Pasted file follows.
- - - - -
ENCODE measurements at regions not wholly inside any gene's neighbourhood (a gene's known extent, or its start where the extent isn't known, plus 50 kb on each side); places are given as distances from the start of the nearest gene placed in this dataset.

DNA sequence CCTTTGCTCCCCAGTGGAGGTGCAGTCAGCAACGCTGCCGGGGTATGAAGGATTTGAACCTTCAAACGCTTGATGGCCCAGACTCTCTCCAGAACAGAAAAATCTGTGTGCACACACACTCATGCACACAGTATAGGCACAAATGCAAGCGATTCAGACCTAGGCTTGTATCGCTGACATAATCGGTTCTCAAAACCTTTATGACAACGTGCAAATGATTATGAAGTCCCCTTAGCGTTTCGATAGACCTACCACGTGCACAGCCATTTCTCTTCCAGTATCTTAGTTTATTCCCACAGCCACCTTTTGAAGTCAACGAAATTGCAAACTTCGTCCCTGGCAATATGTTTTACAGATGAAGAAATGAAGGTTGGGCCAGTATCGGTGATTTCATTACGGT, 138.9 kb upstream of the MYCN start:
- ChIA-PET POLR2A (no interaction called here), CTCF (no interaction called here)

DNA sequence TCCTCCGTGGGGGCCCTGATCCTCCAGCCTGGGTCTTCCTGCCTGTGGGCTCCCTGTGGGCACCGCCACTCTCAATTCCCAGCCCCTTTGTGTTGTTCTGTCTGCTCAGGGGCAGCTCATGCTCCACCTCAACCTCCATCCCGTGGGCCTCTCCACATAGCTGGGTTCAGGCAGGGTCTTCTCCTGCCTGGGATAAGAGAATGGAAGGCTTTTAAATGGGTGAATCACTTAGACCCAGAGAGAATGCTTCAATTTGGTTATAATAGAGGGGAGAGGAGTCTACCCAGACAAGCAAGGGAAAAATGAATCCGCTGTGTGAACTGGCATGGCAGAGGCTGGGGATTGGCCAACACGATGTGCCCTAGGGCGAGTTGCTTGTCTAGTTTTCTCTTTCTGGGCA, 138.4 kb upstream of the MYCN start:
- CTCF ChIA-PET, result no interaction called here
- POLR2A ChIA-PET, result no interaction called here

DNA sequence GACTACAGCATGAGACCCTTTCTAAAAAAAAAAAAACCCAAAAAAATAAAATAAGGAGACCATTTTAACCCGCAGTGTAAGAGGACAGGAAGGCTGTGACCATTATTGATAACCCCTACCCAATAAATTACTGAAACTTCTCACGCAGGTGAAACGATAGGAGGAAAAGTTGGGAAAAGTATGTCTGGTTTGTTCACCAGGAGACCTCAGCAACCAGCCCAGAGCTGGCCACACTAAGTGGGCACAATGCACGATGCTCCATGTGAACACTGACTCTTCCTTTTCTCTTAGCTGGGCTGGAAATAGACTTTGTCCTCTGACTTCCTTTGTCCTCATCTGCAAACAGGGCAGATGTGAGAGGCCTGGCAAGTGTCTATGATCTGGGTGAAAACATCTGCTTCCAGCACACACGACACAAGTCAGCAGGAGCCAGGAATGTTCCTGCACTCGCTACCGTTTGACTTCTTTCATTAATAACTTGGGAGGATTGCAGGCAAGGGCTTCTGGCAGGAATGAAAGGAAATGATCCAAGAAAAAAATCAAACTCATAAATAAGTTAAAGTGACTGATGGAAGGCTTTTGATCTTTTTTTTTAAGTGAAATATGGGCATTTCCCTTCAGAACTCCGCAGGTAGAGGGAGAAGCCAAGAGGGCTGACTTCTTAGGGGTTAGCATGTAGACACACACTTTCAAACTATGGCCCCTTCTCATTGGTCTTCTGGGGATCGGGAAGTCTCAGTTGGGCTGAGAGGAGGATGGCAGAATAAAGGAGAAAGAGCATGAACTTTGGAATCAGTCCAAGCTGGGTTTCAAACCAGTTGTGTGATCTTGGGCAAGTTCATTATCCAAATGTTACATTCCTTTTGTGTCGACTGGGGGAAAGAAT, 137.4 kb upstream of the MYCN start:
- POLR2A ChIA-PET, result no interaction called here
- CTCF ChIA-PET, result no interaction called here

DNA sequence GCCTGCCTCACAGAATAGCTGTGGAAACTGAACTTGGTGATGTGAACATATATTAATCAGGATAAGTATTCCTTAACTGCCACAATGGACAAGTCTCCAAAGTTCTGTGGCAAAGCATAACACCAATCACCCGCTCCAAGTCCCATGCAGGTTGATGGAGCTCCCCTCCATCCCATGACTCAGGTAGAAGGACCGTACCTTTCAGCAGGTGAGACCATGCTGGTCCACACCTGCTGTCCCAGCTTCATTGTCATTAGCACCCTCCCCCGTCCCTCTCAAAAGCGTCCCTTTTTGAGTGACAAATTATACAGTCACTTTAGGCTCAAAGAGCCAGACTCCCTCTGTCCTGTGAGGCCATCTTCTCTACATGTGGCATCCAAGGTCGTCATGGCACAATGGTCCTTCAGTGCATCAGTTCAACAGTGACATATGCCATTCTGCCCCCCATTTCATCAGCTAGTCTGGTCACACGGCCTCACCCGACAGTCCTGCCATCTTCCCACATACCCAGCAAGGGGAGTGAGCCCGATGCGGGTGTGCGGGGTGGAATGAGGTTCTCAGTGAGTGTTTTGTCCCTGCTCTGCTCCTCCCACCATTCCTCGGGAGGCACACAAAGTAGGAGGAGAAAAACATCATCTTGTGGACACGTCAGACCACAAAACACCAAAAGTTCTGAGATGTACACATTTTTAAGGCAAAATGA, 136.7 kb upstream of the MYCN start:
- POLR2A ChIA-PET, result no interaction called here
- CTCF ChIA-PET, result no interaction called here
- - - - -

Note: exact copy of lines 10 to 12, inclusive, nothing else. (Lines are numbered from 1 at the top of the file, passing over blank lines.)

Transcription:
DNA sequence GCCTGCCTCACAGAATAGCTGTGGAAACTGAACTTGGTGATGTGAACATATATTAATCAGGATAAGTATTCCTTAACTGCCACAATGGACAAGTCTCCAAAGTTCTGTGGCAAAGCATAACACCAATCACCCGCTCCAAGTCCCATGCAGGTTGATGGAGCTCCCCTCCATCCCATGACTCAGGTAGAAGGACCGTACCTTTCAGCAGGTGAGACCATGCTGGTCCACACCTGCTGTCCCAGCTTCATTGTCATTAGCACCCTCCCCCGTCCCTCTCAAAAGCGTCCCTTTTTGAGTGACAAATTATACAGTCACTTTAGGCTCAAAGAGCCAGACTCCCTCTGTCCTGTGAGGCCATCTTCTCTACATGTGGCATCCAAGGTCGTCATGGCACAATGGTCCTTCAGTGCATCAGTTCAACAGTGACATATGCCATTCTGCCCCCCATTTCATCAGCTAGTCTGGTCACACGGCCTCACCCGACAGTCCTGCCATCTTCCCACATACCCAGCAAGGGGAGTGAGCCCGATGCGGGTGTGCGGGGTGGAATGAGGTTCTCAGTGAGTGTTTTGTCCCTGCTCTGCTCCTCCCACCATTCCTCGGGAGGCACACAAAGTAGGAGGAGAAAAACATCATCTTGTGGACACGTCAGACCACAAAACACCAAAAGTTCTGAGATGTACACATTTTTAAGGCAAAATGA, 136.7 kb upstream of the MYCN start:
- POLR2A ChIA-PET, result no interaction called here
- CTCF ChIA-PET, result no interaction called here